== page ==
Printer-friendly page

A woman sells rice from large bags at a Hanoi outdoor market

A woman sells rice from large bags at a Hanoi outdoor market

A woman sells varieties of white rice from three large paper bags at a Hanoi outdoor market. She wears a palm leaf sunhat, a print blouse, and a string of dark beads. A round woven basket in front contains black rice or dark beans for sale. In some Southeast Asian regions, black and red rice varieties are grown. When cooked, white rice is sometimes colored yellow with tumeric in curries or just for the coloring effect.

In some rituals, these four colors of of cooked rice symbolize the four cardinal directions, and small amounts are offered to the gods of all the universe.

Rice is considered the most important daily food in the diets of most Southeast Asians. Generally it is eaten as the centerpiece of every meal, which may be two or three times a day, depending on the region and residents' wealth. Wherever rice will grow in Southeast Asia, it is grown. Rice is one of the most nutritious and protein-rich grains that humans have domesticated from wild plants.

<img typeof="foaf:Image" src="http://statelibrarync.org/learnnc/sites/default/files/images/vietnam_143.jpg" width="683" height="1024" alt="A woman sells rice from large bags at a Hanoi outdoor market" title="A woman sells rice from large bags at a Hanoi outdoor market" />
Usage Statement: 

Creative Commons BY-NC-SA

This item has a Creative Commons license for re-use.  This Creative Commons BY-NC-SA license means that you may use, remix, tweak, and build upon the work for non-commerical purposes as long as you credit the original creator and as long as you license your new creation using the same license. For more information about Creative Commons licensing and a link to the license, see full details at https://creativecommons.org/licenses/by-nc-sa/4.0/.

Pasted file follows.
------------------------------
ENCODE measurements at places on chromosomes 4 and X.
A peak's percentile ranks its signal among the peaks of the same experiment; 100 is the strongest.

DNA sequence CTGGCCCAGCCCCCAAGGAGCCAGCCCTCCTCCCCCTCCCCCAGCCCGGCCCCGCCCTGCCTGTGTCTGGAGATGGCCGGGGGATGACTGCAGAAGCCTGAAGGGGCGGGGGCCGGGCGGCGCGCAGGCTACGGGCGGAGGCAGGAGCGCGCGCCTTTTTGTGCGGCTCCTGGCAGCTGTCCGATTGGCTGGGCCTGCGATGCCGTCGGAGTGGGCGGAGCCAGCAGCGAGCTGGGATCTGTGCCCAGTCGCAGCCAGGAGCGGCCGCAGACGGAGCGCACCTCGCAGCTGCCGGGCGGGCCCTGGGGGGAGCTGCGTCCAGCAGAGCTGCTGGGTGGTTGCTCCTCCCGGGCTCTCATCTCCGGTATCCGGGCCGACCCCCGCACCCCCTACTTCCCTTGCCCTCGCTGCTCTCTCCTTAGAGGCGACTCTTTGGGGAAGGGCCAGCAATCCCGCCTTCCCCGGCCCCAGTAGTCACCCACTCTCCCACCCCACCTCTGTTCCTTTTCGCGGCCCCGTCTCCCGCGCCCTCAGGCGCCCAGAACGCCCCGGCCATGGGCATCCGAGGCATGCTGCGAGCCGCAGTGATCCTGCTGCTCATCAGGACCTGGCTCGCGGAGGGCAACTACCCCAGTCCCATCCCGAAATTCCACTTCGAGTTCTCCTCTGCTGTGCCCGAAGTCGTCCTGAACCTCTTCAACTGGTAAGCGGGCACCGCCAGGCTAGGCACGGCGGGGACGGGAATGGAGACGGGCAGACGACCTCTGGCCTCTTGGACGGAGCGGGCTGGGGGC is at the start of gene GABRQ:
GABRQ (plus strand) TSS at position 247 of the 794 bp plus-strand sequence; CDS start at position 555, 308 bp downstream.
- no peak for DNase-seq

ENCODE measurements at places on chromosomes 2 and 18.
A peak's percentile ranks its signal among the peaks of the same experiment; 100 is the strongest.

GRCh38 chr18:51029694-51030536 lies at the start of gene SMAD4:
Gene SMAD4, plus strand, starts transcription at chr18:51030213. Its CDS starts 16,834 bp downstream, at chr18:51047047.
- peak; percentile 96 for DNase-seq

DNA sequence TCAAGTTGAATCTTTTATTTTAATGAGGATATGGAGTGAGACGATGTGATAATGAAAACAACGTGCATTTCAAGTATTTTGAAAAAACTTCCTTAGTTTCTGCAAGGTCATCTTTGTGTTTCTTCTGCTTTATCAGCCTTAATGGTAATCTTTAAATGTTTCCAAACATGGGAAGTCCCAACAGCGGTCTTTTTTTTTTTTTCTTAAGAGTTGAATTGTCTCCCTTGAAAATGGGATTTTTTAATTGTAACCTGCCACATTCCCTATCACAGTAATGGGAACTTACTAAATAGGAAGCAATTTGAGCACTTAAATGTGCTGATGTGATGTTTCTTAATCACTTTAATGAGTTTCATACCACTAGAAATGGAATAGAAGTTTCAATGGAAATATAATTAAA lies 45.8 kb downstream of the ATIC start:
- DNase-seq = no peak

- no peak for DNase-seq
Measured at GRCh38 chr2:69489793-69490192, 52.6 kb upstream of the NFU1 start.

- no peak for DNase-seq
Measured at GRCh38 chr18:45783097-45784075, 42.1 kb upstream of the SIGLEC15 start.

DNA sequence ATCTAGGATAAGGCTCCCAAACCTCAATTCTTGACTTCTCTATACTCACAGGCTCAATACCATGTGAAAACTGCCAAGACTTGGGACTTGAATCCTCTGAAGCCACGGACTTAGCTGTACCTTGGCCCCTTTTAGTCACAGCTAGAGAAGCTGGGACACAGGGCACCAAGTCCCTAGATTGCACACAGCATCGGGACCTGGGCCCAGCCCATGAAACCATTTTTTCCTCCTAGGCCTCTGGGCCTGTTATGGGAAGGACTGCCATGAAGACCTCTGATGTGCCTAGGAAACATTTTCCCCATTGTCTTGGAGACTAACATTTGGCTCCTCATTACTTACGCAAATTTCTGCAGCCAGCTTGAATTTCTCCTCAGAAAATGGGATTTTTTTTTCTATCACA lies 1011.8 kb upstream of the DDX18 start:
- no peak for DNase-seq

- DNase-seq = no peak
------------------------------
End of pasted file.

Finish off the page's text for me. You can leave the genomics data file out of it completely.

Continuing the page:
Add a comment

PLEASE NOTE: NCpedia provides the comments feature as a way for viewers to engage with the resources. Comments are not published until reviewed by NCpedia editors at the State Library of NC, and the editors reserve the right to not publish any comment submitted that is considered inappropriate for this resource. NCpedia will not publish personal contact information in comments, questions, or responses. If you would like a reply by email, note that some email servers, such as public school accounts, are blocked from accepting messages from outside email servers or domains. If you prefer not to leave an email address, check back at your NCpedia comment for a reply. Please allow one business day for replies from NCpedia. Complete guidelines are available at https://ncpedia.org/about.